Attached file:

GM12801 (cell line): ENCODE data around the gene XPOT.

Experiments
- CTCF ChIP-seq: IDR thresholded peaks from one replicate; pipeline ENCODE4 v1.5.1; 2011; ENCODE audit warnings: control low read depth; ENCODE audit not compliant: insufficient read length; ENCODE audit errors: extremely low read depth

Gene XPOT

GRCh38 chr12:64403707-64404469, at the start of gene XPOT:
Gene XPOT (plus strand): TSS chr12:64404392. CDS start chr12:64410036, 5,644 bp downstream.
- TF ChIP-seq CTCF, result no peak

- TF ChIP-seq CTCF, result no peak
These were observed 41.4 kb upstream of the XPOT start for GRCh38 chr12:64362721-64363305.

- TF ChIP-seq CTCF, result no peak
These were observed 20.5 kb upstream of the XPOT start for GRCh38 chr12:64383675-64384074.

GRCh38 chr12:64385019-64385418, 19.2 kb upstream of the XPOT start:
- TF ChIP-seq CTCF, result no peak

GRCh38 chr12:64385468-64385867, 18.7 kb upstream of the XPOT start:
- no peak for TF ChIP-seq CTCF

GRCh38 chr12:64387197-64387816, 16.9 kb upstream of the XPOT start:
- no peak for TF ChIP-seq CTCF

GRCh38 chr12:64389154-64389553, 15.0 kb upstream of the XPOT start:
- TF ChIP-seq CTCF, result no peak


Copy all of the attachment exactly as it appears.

GM12801 (cell line): ENCODE data around the gene XPOT.

Experiments
- CTCF ChIP-seq: IDR thresholded peaks from one replicate; pipeline ENCODE4 v1.5.1; 2011; ENCODE audit warnings: control low read depth; ENCODE audit not compliant: insufficient read length; ENCODE audit errors: extremely low read depth

Gene XPOT

GRCh38 chr12:64403707-64404469, at the start of gene XPOT:
Gene XPOT (plus strand): TSS chr12:64404392. CDS start chr12:64410036, 5,644 bp downstream.
- TF ChIP-seq CTCF, result no peak

- TF ChIP-seq CTCF, result no peak
These were observed 41.4 kb upstream of the XPOT start for GRCh38 chr12:64362721-64363305.

- TF ChIP-seq CTCF, result no peak
These were observed 20.5 kb upstream of the XPOT start for GRCh38 chr12:64383675-64384074.

GRCh38 chr12:64385019-64385418, 19.2 kb upstream of the XPOT start:
- TF ChIP-seq CTCF, result no peak

GRCh38 chr12:64385468-64385867, 18.7 kb upstream of the XPOT start:
- no peak for TF ChIP-seq CTCF

GRCh38 chr12:64387197-64387816, 16.9 kb upstream of the XPOT start:
- no peak for TF ChIP-seq CTCF

GRCh38 chr12:64389154-64389553, 15.0 kb upstream of the XPOT start:
- TF ChIP-seq CTCF, result no peak